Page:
At an early morning meeting several weeks ago my coworkers and I went through the usual 'what did you do last weekend' discussion. Imagine my delight to hear that my friend Emily had made a huge batch of apple butter, and canned it!
I'm always thrilled to learn a new recipe or technique from a friend. It's a great way to find new recipes that actually work and taste great. We started chatting and I immediately offered Emily a guest post on The Clean Plate Club. (Actually, I'm not sure if I would describe as an 'offer' or if I straight up insisted...anyhow)....I'm very excited that she decided to take me up on it - and in addition to writing a guest post - she gave me a sample jar of her delicious apple butter!
See...she even packaged it up super-cute. She's so creative!
I must admit - with all the Thanksgiving holiday goings-on I didn't taste her creation immediately...but once I did, oh boy I put apple butter on everything. I started with some toast to accompany my evening cup of chamomile tea - and then put it in my morning oatmeal the next day. I swear this stuff has the power to make my shoes taste good!
Without any further ado - I give you Emily!
Apple Butter Jeans, Boots with the Fur…
The entire time I slaved over my 2009 batch of apple butter this was all my roommate and I could sing – and fittingly, nothing compliments winter quite as well as some apple butter and Uggs. I made my first batch of AB last year by taking a few different recipes and creating one that suited me in terms of ingredients and arduousness. Along with being a huge hit, it also lasted about 6+ months because of the longevity proper canning affords. So we enjoyed it’s sweetness atop toast or pork chops, stirred into sweet potatoes or cottage cheese, as an oil substitute in cakes and breads, etc. right through to Spring. Making and canning apple butter can easily become a fall tradition for anyone as in love with apple picking and cooking as I am – I am hoping Alicia will follow suit and share her experience next year!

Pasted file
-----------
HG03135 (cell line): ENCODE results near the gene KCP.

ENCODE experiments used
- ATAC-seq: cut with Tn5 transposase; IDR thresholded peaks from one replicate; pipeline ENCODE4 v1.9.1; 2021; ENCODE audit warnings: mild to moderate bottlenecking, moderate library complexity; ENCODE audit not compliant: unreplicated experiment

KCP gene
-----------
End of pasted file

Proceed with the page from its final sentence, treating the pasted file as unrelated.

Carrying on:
Apple Butter Recipe
4 lbs of good cooking apples (I used a combination of Granny Smith, Golden Delicious and Red Delicious - this way you get a nice blend of sweet and tart)
1 cup apple cider vinegar
2 cups water
Sugar (about 3-4 cups, TBD while cooking)
Dash of Salt
2 teaspoons cinnamon
1/2 teaspoon fresh ground cloves
1/2 teaspoon fresh ground allspice
Grated rind and juice of 1 lemon
1 wide 8-quart pan (Stainless steel works best)
A large (8 cup) measuring cup pourer
6-8 8-ounce canning jars
1. Peel and core apples and cut into quarters, cut out damaged parts. You can forgo peeling and coring to retain more of the pectin – but that is based on personal preference. I prefer the flesh of the apples only.
2. Put apple chunks into a large pot, add the vinegar and water, cover, bring to a boil, reduce heat to simmer, cook until apples are soft, about 20-30 minutes. Remove from heat.
3. Mash a bit to get rid of any remaining large chunks to form more of a puree (it is o.k. if a few small chunks remain – they will soften in the final stage of cooking) and measure out puree by cup into a large bowl.
4. Add 1/2 cup of sugar for each cup of apple pulp. Stir to dissolve sugar. Add the salt, the cinnamon, ground cloves, ground allspice, lemon rind and juice. Taste and adjust seasonings if necessary.
5. Cook uncovered in a large, wide, thick-bottomed pot on medium low heat, stirring constantly to prevent burning. Scrape the bottom of the pot while you stir to make sure a crust is not forming at the bottom. Cook until thick and smooth when a bit is spooned onto a cold plate and allowed to cool (1 to 2 hours). You can also cook the purée on low heat, stirring only occasionally, but this will take much longer as stirring encourages evaporation. (Note the wider the pan the better, as there is more surface for evaporation.)
1. There are several ways to sterilize your jars for canning. You can run them through a short cycle on your dishwasher. You can place them in a large pot (12 quart) of water on top of a steaming rack (so they don't touch the bottom of the pan), and bring the water to a boil for 10 minutes. Or you can rinse out the jars, dry them, and place them, without lids, in a 200°F oven for 10 minutes. I used the oven method which was easy and worked well.
2. Pour into apple butter into hot, sterilized jars and seal. If you plan to store the apple butter un-refrigerated, make sure to follow proper canning procedures (I store in the fridge and the first batch I made lasted over 6 months). Before applying the lids, sterilize the lids by placing them in a bowl and pouring boiling water over them. Wipe the rims of the jars clean before applying the lids. I used a hot water bath for 10 minutes to ensure a good seal.